Apostolepis assimilis (n = 144). BRAZIL: Bahia: Barreiras, 12.143650°S, 45.003059°W (UMMZ 20411); Distrito Federal: Brasília, 15.775247°S, 47.922950°W (CHUNB 24456, 24474, IBSP 20566, 28734, USNM 148790); Goiás: border with Tocantins, Ilha do Bananal, Santa Isabel, 11.080152°S, 50.636316°W (IBSP 12324); Jataí, 17.899968°S, 51.730803°W (MZUSP 3783); Mineiros, 17.558692°S, 52.552554°W (IBSP 55495); Rio Verde, 17.787982°S, 50.937775°W (IBSP 10326, 12945, MZUSP 3194), Uruaçu, Cana Brava, 14.519870°S, 49.150580°W (IBSP 9154); Minas Gerais: Cabo Verde, 21.475110°S, 46.397057°W (IBSP 29448); Cambuí, 22.614916°S, 46.056915°W (IBSP 44222), Capão dos Porcos, Mariana, 20.365709°S, 43.407326°W (ZMUC 63806, holotype of Apostolepis assimilis), Caxambu, 21.98007°S, 44.932633°W (IBSP 816), Conceição dos Ouros, 22.412537°S, 45.800055°W (IBSP 33206), Entre Rios de Minas, 20.680355°S, 44.089915°W (FUNED 691), Gonçalves, 22.658901°S, 45.856063°W (IBSP 49666), Ibirité, 20.012663°S, 44.081203°W (FUNED 603), Itajubá, 22.434017°S, 45.467651°W (IBSP 9115, 9407, 9592), Itamonte, 22.284305°S, 44.874096°W (IBSP 22405), Itatiaiuçu, 20.204767°S, 44.462560°W (FUNED 510), Jaíba, 15.345628°S, 43.686232°W (FUNED 1465), Maria da Fé, 22.307992°S, 45.378278°W (IBSP 5597), Moeda, 20.330538°S, 44.055868°W (FUNED 02), Nova Lima, 20.004714°S, 43.871471°W (FUNED 550), Ouro Fino, 22.278276°S, 46.374551°W (IBSP 34306), Munhoz, 22.278276°S, 46.374551°W (IBSP 66376), Passa Quatro, 22.389193°S, 44.972256°W (IBSP 3264, 3274, 34306), Poços de Caldas, 21.812489°S, 46.588499°W (IBSP 45737, 23985, 14256), Pouso Alegre, 22.246732°S, 45.927618°W (IBSP 42162, 44597, 49942), Santa Rosa da Serra, 19.530423°S, 45.967855°W (IBSP 46088), Serra do Cipó, 19.370279°S, 43.585560°W (MZUSP 7595), Uberabinha, border with São Paulo, 20.016022°S, 47.793120°W (IBSP 888), Uberlândia, 19.133733°S, 48.333231°W (IBSP 3841, 3845, 6388, 3841), Vespasiano, 19.734960°S, 43.939672°W (FUNED 04); Mato Grosso do Sul: Amambaí, 23.111955°S, 55.230187°W (IBSP 41163), Campo Grande, 20.494551°S, 54.610826°W (IBSP 41163, 42978, 57222, MHNCI 6719, MZUSP 10155), Nova Andradina, 22.002500°S, 53.491960°W (IBSP 27489, 27489), Paranaíba, 19.671986°S, 51.191663°W (IBSP 45615), Ponta Porã, 22.512971°S, 55.713606°W (IBSP 44065); Mato Grosso: Buriti, 17.973681°S, 53.554398°W (IBSP 5346), Cuiabá, 15.426759°S, 55.943251°W (MNRJ 2031); Paraná: Londrina, 23.322525°S, 51.176065°W (IBSP 37462, 40008); Santa Catarina: Florianópolis (BGSS5344, Locality possibly in error, see Entiauspe-Neto et al. 2020d); São Paulo: Araçariguama, 23.441586°S, 47.069288°W (IBSP 83132), Barueri, 23.515768°S, 46.882181°W (IBSP 23206), Bauru, 22.327818°S, 49.107726°W (MHNCI 4790), Cabreúva, 23.316678°S, 47.082624°W (IBSP 26565), Caieiras, 23.374820°S, 46.735134°W (IBSP 40320), Caixa d’Água, coordinates unknown (IBSP 6659), Carapicuíba, 23.540539°S, 46.846607°W (IBSP 87769, 82260), Cajamar, 23.348228°S, 46.877875°W (IBSP 30408, 87083, 3186), Campo Largo, 25.463235°S, 49.537514°W (IBSP 4498), Campo Limpo, 23.635070°S, 46.754990°W (IBSP 6532), Campos do Jordão, 22.735380°S, 45.583899°W (IBSP 26796, UMMZ 204112), Carapicuíba, 23.54919°S, 46.84454795918558°W (IBSP 72970), Cotia, 23.636020°S, 46.956576°W (IBSP 24588), Ibiúna, 23.662839°S, 47.213951°W (IBSP 32672, 79312, 78900), Itapevi, 23.554159°S, 46.978074°W (IBSP 30436, 86908, 79489), Itatiba, 22.993786°S, 46.824113°W (IBSP 5703), Itu, 23.297557°S, 47.301031°W (IBSP 4180, 6606, 82230, , MHNCI 6969, MZUSP 4180, 6606), Jaguara, 23.512151°S, 46.742029°W (IBSP 70356), Jandira, 23.543093°S, 46.900625°W (IBSP 31694, 40493), Jarinu, 23.116928°S, 46.716730°W (IBSP 30019), Jundiaí, 23.203436°S, 46.939945°W (IBSP 16688), Mairinque, 23.539455°S, 47.185860°W (IBSP 41065, 89049), Osasco, 23.540895°S, 46.795779°W (IBSP 23889, 40480, 6141, 62362, 78442, MCP 64), Pirituba, 23.474910°S, 46.743881°W (IBSP 70351, 78948), Rio Grande, coordinates unknown (IBSP 40008), Santana de Parnaíba, 23.457582°S, 46.918621°W (IBSP 61761, 81066,), São Caetano do Sul, 23.626138°S, 46.565080°W (IBSP 81238), São Paulo, 23.534933°S, 46.609078°W (IBSP 318, 348, 6401, 6558, 8040, 8945, 21993, 22221, 24180, 24548, 24873, 27598, 30153, 30586, 31716, 32441, 33316, 84949, 78948), São Roque, 23.528545°S, 47.141170°W (IBSP 23548, 78641, , 79658, MHNCI 4495, 6970), Sorocaba, 23.481770°S, 47.455341°W (IBSP 15760, 40008); PARAGUAY: Trinidad: Unknown locality (MZUM 108810).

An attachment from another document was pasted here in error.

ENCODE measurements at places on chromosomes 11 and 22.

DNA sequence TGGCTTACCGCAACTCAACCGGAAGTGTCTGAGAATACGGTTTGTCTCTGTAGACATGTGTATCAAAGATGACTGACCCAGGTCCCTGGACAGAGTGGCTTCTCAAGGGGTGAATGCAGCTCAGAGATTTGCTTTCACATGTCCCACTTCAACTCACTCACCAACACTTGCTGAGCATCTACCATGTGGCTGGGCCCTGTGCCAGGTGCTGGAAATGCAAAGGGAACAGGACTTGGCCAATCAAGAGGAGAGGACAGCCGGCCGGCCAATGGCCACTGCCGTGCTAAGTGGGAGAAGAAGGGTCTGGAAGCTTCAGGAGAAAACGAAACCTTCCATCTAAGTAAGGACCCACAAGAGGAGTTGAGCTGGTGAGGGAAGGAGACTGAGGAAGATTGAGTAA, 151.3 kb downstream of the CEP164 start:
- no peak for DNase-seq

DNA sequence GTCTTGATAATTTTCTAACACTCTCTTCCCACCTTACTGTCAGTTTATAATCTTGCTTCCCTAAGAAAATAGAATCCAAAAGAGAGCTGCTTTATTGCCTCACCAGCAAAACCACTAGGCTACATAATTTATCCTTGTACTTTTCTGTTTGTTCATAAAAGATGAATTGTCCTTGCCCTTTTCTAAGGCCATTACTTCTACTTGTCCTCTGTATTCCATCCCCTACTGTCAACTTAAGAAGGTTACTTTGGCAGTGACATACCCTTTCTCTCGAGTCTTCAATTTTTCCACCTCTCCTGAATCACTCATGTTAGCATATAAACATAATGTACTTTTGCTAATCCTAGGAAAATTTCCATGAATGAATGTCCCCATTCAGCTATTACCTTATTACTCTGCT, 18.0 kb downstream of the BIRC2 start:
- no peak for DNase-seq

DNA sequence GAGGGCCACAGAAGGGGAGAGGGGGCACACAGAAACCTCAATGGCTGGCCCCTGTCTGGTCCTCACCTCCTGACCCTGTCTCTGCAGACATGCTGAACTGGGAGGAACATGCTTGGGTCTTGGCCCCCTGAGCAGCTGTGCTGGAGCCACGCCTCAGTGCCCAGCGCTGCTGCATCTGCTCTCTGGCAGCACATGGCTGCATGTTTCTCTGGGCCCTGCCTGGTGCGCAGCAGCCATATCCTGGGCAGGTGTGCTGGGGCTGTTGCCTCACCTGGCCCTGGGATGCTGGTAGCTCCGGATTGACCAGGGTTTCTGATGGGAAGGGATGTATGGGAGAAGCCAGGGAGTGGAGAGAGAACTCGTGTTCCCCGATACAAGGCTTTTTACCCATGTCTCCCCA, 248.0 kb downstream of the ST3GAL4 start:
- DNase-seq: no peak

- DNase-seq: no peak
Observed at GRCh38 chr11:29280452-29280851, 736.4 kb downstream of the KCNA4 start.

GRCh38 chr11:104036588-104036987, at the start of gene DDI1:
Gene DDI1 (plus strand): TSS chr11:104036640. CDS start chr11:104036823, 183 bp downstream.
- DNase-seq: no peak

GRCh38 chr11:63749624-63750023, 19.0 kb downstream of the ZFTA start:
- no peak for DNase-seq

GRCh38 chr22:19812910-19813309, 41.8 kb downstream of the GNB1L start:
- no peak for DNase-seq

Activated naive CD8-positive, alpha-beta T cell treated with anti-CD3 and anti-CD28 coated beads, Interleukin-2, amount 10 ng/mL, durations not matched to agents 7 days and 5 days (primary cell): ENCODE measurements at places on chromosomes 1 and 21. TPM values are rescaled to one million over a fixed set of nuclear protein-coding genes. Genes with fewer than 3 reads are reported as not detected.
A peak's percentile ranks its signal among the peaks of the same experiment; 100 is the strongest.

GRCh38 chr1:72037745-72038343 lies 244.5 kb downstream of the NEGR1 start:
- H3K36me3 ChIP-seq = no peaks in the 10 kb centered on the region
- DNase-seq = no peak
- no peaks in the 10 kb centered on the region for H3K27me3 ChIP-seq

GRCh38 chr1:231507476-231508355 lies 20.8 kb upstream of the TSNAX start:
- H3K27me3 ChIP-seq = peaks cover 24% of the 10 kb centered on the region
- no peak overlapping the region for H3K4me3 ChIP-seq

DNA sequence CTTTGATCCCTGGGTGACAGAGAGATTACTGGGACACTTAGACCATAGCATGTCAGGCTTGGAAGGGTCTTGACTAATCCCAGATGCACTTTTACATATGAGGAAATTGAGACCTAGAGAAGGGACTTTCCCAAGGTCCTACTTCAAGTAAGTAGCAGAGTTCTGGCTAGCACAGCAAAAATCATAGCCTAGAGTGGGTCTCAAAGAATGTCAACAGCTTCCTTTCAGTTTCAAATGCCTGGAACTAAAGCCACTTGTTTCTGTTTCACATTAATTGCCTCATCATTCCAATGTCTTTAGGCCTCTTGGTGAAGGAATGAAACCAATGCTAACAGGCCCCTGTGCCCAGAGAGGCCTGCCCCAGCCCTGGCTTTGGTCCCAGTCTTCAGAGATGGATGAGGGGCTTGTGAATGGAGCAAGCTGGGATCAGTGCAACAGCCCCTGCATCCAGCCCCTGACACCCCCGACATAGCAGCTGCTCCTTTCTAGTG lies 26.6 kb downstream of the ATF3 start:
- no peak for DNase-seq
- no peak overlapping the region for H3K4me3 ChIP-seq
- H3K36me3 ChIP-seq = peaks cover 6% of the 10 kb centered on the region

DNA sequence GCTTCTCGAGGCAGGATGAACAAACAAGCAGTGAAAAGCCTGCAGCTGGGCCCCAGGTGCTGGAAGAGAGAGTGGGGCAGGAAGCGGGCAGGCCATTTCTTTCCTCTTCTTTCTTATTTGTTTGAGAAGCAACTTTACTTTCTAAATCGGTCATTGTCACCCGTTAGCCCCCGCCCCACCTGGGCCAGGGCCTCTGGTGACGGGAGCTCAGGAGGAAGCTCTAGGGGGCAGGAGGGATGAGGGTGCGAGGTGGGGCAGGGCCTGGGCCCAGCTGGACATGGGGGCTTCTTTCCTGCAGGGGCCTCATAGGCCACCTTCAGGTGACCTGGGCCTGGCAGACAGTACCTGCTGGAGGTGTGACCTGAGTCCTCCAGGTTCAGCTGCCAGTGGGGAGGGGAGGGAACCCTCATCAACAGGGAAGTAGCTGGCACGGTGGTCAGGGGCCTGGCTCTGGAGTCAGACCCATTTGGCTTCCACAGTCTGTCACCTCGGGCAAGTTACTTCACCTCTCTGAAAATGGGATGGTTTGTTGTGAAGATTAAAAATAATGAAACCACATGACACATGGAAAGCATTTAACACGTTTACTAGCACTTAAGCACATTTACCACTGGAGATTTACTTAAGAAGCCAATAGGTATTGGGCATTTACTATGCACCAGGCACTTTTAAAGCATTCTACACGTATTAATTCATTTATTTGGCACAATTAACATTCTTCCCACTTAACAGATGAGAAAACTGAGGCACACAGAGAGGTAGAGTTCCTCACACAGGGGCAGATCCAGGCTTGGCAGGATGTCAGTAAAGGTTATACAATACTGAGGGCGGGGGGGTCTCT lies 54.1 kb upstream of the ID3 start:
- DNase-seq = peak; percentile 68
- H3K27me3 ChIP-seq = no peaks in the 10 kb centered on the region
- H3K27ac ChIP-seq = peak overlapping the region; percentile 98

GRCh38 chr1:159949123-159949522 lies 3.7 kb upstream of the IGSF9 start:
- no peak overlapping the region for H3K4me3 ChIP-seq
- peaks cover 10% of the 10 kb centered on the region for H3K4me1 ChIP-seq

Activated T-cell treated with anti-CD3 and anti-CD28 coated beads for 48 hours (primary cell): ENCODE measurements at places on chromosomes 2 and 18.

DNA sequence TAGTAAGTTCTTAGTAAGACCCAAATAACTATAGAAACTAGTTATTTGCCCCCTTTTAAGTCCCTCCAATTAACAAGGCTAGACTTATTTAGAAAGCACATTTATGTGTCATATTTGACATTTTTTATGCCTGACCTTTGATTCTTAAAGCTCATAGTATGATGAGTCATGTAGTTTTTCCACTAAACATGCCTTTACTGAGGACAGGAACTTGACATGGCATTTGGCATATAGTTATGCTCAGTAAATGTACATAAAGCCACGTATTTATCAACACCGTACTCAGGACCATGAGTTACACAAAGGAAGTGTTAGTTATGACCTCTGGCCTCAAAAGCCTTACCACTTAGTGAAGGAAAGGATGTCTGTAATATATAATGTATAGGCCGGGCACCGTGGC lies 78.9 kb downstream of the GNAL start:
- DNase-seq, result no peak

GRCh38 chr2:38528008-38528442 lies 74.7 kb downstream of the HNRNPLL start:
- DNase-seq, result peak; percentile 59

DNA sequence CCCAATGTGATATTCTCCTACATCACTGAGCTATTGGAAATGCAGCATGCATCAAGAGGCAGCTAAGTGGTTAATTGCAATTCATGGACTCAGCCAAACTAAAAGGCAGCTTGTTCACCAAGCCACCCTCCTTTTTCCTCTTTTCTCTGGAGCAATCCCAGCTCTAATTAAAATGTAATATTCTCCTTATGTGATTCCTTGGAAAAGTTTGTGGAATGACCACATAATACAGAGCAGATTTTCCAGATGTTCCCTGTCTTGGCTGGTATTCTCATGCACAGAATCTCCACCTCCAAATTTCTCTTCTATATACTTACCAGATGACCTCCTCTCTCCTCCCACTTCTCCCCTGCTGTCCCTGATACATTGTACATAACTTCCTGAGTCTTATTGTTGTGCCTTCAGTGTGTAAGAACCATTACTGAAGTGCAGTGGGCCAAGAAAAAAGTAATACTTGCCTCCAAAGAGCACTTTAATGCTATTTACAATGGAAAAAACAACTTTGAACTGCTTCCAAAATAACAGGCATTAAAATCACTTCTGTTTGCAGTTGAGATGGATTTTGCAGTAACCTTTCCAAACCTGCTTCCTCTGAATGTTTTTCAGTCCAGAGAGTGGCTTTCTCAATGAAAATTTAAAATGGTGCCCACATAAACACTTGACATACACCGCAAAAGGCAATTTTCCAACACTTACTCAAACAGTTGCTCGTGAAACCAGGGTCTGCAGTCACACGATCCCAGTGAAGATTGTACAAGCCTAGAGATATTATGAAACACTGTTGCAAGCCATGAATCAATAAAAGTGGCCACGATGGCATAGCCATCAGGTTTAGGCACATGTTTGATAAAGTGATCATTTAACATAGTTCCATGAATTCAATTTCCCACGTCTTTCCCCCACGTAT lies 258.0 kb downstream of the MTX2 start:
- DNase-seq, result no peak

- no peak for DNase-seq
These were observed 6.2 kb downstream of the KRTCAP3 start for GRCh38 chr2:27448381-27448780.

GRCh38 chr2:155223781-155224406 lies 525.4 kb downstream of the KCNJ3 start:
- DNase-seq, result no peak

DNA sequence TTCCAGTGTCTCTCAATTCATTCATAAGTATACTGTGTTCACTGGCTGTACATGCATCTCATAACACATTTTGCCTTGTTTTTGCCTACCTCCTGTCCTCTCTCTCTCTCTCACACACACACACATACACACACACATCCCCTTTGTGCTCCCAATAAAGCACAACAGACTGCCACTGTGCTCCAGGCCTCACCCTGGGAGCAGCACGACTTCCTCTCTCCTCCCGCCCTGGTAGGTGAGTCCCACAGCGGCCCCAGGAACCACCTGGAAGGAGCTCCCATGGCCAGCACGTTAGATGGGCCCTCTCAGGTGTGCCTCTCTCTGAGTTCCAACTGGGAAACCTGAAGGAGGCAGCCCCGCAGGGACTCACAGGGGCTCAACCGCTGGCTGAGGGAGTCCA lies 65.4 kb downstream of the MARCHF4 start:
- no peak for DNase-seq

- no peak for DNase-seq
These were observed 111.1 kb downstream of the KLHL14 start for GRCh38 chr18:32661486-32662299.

Apostolepis ambiniger (n = 20). PARAGUAY: Unknown locality (ZMB 6450, holotype of Rhynchonyx ambiniger, MNRJ 760, 761, 762, NMW 13807, USNM 73458), Amambay: Pedro Juan Caballero, 22.556997°S, 55.727736°W (MCZ 47002), Cordillera: “Bei” (En: “in”) Altos, 25.264344°S, 57.254242°W (NMW 20721), Departamento Central: Unknown locality (MVZ 110991), Areguá, 25.303760°S, 57.411182°W (MHNP 5163), Asuncíon, 25.272547°S, 57.584233°W (ZMB 28729, BMNH 1930.11.27.228, 1834.3.14.70, 1834.3.14.71, 1834.3.14.72, 1834.3.14.73, SMF 20340), Villa Hayes, Asuncíon, 25.272550°S, 57.584240°W (ZMB 32144), San Lorenzo, 25.353124°S, 57.505877°W (MHNP 3493), Trinidad, 27.128686°S, 55.706528°W (UMMZ 108809); Presidente Hayes: Chacoí, 25.248977°S, 57.645968°W (ZMB 32144).